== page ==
From May to August, when Victoria’s UV level drops below 3, most people need about two to three hours of sunlight to the face, arms, hands (or equivalent area), spread over each week. Seeking out the midday winter sun is the best way to achieve this. People with naturally very dark skin may need three to six times this exposure and supplements may be required. Sun protection is not required unless you are near highly reflective surfaces such as snow, are outside for extended periods or the UV level reaches 3 and above.
SunSmart daily UV alert
UV radiation levels vary depending on location, time of year, time of day, cloud coverage and the environment. Sun protection is recommended whenever the UV index level reaches 3 and above. At that level, UV radiation can damage skin and eyes. It may also cause skin cancer, including dangerous malignant melanoma.
To check the UV levels for the day, go to the SunSmart UV Alert, which is issued by the Bureau of Meteorology (BOM). UV levels for the day are also reported in newspapers, weather forecasts and the SunSmart website.
Self-help sunburn remedies
There is no cure for sunburn except time and patience. Treatment aims to help manage the symptoms while the body heals. Suggestions include:
- Drink plenty of water, because you’re probably dehydrated as well as sunburnt.
- Gently apply cool or cold compresses. Alternatively, bathe the area in cool water.
- Avoid using soap, as this may irritate your skin.
- Do not apply butter to sunburnt skin.
- Talk to your local pharmacist about products that help soothe sunburn. Choose spray-on solutions rather than creams you apply by hand.
- Don’t pop blisters. Consider covering itchy blisters with a wound dressing to reduce the risk of infection.
- Pain permitting, moisturise the skin. This won’t stop the burnt skin from peeling off, but it will help boost the moisture content of the skin beneath.
- Take over-the-counter painkillers, if necessary.
- Keep out of the sun until every last sign of sunburn has gone.
Peeling sunburnt skin
There’s no cream or lotion that will stop burnt skin from peeling off. This is part of the natural healing process. Suggestions include:
- Resist the temptation and don’t pick at the skin. Allow the dead skin sheets to detach on their own.
- Remove detached skin carefully and slowly. Don’t rip skin sheets off or you risk removing more skin than you intended.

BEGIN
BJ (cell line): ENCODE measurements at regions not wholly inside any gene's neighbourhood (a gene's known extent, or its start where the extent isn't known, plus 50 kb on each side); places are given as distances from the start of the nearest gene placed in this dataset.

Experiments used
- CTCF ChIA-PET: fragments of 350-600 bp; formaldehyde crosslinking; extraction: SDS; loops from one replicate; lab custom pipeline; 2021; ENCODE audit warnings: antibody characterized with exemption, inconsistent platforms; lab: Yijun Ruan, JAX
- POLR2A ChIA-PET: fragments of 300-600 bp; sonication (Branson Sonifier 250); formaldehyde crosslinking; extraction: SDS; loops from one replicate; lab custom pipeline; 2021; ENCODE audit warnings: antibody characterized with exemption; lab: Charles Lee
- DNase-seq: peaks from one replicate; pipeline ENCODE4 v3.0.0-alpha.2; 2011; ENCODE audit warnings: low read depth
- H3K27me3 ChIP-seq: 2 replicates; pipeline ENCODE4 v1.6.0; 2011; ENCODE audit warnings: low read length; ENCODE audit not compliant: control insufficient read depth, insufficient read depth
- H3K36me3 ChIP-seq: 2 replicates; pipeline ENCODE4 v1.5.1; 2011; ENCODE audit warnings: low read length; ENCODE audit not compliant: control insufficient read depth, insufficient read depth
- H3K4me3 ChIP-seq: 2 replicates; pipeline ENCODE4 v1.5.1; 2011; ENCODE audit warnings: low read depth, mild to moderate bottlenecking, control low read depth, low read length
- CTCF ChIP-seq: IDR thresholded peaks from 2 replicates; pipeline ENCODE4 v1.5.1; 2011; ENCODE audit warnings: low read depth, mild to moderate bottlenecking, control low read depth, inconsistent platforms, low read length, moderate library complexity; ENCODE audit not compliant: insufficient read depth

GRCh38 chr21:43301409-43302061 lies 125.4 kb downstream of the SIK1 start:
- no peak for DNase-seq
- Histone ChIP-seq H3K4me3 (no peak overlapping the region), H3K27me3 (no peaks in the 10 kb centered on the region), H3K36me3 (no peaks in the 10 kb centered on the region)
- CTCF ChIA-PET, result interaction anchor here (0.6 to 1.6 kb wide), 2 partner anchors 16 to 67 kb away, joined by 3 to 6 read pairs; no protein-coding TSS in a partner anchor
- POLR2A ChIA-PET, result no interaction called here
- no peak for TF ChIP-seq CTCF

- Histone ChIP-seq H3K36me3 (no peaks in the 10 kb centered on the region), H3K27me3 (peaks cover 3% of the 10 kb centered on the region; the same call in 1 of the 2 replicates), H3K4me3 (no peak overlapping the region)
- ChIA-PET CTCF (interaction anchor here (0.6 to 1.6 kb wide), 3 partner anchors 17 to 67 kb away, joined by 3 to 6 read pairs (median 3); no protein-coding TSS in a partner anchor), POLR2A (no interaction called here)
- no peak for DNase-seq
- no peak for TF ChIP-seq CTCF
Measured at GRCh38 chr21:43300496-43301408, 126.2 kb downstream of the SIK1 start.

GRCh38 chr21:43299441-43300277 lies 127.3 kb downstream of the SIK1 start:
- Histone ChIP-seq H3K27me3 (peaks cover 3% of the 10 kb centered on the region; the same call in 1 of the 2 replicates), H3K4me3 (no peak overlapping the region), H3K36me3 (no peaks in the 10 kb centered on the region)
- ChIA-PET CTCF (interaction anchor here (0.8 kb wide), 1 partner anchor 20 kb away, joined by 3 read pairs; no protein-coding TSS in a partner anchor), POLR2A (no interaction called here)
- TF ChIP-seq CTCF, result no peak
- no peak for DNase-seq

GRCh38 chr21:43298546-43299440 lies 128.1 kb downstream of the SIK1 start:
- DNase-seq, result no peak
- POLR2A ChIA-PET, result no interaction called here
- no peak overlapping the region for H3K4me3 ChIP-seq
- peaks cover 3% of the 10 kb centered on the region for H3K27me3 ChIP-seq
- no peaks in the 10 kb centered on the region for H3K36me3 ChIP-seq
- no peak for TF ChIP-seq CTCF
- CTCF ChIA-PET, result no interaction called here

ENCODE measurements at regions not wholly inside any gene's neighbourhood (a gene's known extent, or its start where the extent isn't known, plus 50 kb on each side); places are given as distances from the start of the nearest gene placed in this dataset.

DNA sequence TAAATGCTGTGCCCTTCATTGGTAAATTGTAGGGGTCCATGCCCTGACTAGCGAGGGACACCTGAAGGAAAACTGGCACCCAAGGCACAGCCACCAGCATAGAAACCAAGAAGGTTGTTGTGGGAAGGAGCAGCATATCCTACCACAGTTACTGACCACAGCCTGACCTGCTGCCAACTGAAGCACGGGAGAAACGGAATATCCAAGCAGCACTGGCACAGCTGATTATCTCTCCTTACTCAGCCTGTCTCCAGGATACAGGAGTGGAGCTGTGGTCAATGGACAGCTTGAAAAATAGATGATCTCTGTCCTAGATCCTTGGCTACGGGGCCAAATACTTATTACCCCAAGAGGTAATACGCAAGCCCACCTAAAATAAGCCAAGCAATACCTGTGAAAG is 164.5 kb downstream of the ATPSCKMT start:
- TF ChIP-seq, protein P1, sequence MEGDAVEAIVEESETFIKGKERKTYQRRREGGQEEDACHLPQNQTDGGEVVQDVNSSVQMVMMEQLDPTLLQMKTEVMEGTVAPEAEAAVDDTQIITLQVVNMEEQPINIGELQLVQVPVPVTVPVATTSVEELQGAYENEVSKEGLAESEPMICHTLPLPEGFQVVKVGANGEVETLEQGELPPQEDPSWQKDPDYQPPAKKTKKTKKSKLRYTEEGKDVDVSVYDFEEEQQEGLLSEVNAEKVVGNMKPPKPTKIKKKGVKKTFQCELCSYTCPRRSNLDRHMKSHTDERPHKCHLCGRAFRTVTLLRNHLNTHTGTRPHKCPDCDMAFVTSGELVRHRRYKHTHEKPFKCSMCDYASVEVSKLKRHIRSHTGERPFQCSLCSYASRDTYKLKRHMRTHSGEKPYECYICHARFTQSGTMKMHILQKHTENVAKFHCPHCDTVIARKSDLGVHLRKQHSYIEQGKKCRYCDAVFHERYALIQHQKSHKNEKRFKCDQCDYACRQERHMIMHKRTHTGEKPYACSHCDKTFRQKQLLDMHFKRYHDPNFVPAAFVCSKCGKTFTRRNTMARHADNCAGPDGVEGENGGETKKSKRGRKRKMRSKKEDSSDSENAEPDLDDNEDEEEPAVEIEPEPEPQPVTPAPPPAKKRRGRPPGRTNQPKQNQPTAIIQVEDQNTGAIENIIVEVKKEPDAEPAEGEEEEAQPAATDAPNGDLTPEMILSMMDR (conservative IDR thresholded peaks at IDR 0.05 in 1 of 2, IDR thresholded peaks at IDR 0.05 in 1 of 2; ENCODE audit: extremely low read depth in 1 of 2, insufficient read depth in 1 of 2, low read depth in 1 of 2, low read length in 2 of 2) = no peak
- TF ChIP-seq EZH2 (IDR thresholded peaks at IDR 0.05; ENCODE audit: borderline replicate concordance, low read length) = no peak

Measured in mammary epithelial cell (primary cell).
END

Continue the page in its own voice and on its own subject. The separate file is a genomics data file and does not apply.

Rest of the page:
- Apply antiseptic cream to the newly revealed skin to reduce the risk of infection.
Professional treatment for sunburn
You should see your doctor or seek treatment from your nearest hospital emergency department if you experience symptoms including:
- Severe sunburn with extensive blistering and pain
- Sunburn over a large area
- Nausea and vomiting
- Dizziness or altered states of consciousness.
Sunburn prevention is best
Always check the SunSmart UV Alert and use a combination of sun protection measures whenever the UV Index level is 3 and above. Cover up with clothing, apply SPF 30+ broad spectrum sunscreen, wear a broad-brimmed hat that covers the face, ears and neck, slide on some wrap around sunglasses and seek shade wherever possible.
Other suggestions on how to avoid getting sunburnt include:
- Don’t assume that sunshine is ‘safe’ when it doesn’t sting your skin – that sting or ‘bite’ you can feel is infrared radiation (heat), not UV radiation.
- UV radiation levels aren’t linked to temperature. Don’t rely on the temperature to gauge when you need sun protection. Check the UV level each day and when it’s 3 and above, Slip! Slop! Slap! Seek! and Slide! .
- Many Australians get sunburnt around water, at the beach or pool. If there is no shade, you’ll need to protect yourself in other ways.
- You can get sunburnt when you’re relaxing and taking it easy, such as watching outdoor sports or picnicking at the park, as well as while playing sports.
- Winter activities, such as snow skiing and snow boarding, pose a high risk of sunburn because UV radiation is more severe in alpine regions than at sea level. Snow is also very efficient at reflecting UV radiation.
- What many people assume is windburn is actually sunburn. The wind doesn’t burn the skin, UV radiation does.
- A tan offers a small amount of sunburn protection (around SPF 3), but doesn’t protect against skin and eye damage or the risk of skin cancer.
- Babies under 12 months should not be exposed to direct UV and should be well protected from the sun. Always try to keep babies and children in the shade and use clothing to cover most of their body. Use small amounts of child-friendly sunscreen on uncovered areas such as the face and hands whenever your child is exposed to the sun.
Where to get help
Your local pharmacist
Nurse-on-Call Tel. 1300 60 60 24 (24 hours, 7 days)
Cancer Council Helpline Tel. 13 11 20
BOM website provides the SunSmart UV Alert for over 200 locations across Australia
Multilingual Cancer Information Line, Victoria Tel. (03) 9209 0169
Live UV levels for capital cities are available from the ARPANSA and SunSmart websites.
Things to remember
- Sunburn can occur in less than 11 minutes and depending on the severity can take a few days or weeks to heal.
- There is no cure for sunburn except time and patience.
- Mild sunburn can be treated at home, but severe and blistered burns need prompt medical attention.
- Excessive exposure to UV damages the skin permanently and may cause skin cancer, including dangerous malignant melanoma.
Article source: http://www.betterhealth.vic.gov.au/bhcv2/bhcarticles.nsf/pages/sunburn_explained
Image source: © Nikita Buida | Dreamstime.com